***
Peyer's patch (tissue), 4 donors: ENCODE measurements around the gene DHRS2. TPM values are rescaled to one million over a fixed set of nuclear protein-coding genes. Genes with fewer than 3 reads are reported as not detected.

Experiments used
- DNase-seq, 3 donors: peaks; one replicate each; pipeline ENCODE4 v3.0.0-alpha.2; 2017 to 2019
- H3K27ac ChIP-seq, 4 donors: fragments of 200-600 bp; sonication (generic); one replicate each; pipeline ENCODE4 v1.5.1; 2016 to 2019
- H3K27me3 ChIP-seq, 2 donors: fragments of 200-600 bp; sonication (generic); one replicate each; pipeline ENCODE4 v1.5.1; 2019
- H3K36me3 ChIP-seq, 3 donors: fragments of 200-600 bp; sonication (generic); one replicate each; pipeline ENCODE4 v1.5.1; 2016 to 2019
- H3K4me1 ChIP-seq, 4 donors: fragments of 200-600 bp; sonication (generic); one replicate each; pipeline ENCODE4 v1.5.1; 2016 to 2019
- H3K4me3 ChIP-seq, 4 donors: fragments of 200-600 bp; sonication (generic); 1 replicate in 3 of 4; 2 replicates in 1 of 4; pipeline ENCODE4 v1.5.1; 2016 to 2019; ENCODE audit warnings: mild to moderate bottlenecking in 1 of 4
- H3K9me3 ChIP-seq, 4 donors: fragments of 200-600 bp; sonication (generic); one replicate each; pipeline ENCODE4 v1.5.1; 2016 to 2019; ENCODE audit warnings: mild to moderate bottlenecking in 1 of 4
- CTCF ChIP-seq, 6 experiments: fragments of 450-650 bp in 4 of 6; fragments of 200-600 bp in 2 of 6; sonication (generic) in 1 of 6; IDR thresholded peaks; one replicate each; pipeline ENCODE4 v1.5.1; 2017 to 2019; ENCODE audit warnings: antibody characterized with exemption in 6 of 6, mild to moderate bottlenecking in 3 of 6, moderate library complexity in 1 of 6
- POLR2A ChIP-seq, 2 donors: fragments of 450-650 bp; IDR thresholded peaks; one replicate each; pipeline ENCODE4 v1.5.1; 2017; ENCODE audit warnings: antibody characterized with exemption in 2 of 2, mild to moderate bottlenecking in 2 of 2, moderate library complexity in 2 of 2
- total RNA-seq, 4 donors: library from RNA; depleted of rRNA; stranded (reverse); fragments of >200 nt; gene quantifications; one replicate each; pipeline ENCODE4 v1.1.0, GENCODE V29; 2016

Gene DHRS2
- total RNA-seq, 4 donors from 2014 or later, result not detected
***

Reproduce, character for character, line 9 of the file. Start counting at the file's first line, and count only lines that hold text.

- H3K9me3 ChIP-seq, 4 donors: fragments of 200-600 bp; sonication (generic); one replicate each; pipeline ENCODE4 v1.5.1; 2016 to 2019; ENCODE audit warnings: mild to moderate bottlenecking in 1 of 4